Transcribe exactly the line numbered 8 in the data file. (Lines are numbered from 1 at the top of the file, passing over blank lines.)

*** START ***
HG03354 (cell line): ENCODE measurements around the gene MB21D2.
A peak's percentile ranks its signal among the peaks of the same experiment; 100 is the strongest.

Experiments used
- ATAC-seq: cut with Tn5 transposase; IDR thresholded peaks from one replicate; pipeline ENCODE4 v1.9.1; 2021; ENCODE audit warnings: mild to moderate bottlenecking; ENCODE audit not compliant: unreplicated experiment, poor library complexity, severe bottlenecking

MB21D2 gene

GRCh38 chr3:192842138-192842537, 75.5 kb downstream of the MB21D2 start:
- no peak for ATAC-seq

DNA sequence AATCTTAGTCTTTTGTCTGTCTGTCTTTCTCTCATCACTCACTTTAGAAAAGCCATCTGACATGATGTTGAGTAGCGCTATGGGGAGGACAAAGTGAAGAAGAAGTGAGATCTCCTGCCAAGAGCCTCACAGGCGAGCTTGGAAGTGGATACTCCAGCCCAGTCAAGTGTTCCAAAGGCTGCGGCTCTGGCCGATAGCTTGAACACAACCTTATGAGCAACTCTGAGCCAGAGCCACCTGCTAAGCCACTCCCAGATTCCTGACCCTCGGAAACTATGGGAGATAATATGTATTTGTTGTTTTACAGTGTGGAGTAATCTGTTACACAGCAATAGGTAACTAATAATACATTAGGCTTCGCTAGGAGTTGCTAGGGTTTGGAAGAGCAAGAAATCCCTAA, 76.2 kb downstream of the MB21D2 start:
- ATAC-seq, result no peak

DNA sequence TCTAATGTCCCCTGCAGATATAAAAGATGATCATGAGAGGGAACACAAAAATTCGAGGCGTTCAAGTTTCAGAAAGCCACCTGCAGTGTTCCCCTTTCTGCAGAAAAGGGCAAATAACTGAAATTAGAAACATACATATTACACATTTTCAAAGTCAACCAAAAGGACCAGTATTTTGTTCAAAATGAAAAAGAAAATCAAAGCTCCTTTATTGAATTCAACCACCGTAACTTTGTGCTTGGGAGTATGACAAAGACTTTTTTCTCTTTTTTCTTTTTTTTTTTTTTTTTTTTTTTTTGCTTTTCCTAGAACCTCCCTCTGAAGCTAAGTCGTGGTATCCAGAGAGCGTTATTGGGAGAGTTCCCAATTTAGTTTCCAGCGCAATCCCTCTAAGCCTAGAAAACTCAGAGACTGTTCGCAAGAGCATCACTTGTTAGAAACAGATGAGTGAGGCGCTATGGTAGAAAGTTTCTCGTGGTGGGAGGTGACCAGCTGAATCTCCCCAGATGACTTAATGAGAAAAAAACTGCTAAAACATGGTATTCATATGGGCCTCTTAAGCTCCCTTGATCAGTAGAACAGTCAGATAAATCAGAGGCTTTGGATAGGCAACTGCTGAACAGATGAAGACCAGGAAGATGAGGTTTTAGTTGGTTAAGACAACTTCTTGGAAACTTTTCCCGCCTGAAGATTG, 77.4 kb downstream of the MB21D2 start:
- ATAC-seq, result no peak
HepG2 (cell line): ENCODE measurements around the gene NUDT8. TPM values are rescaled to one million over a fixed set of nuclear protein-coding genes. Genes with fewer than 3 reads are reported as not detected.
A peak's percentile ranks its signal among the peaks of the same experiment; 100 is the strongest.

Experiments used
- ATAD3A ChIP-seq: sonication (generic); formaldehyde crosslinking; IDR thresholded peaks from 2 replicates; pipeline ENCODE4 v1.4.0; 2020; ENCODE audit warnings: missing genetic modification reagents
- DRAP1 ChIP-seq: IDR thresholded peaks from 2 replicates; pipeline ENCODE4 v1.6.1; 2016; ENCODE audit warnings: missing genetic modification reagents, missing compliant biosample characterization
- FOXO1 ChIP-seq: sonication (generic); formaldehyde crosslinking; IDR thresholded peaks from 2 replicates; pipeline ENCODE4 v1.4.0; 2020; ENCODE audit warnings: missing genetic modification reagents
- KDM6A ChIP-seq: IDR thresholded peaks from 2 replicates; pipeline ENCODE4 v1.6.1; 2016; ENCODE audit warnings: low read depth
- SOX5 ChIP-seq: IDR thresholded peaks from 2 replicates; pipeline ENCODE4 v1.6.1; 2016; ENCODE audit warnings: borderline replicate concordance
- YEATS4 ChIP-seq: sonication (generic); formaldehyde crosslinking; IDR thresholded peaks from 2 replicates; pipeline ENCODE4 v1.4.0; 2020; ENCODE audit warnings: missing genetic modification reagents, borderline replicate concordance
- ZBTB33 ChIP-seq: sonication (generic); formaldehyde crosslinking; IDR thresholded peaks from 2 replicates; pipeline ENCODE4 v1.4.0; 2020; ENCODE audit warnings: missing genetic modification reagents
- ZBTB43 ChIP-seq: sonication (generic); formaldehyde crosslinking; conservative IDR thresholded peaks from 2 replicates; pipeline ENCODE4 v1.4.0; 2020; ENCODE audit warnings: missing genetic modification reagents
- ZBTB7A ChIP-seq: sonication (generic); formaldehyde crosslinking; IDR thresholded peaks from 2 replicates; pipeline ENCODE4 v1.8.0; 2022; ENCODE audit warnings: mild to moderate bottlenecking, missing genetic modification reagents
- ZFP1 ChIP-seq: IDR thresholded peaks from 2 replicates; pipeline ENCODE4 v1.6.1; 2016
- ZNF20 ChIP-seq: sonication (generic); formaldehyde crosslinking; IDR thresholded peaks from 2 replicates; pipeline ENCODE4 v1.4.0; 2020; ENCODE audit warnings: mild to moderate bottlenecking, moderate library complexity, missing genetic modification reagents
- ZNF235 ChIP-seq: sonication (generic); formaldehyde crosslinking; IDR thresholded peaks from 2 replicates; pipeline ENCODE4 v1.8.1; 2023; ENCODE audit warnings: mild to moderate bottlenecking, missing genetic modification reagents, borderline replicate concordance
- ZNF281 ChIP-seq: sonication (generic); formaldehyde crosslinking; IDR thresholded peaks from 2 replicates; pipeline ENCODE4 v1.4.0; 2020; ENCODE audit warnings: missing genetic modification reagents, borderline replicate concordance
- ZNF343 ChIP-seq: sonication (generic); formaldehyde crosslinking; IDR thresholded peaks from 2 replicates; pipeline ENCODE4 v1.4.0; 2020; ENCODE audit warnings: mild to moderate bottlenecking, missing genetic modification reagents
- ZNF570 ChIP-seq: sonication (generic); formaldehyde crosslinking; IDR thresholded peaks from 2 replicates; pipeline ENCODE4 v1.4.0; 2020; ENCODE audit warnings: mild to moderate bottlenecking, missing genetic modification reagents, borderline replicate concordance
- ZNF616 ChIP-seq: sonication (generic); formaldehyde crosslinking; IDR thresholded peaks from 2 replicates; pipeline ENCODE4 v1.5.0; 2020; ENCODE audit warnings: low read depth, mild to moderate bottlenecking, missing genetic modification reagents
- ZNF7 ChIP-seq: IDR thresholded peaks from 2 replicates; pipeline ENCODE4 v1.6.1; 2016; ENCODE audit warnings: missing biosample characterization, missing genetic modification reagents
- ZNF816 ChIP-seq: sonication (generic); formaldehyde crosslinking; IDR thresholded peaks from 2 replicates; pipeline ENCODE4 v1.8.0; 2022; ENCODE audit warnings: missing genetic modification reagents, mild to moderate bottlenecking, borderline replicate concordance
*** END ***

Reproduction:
DNA sequence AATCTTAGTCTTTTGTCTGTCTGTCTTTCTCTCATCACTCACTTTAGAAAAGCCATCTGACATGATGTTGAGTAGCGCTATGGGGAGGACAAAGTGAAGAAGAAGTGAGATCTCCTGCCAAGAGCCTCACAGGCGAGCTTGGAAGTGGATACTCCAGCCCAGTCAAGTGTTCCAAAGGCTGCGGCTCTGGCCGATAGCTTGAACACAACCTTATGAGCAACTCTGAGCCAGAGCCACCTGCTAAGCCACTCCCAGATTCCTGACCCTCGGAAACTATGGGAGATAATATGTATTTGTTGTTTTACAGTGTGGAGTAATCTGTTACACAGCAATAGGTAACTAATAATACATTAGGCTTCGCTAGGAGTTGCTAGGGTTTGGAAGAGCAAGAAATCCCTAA, 76.2 kb downstream of the MB21D2 start: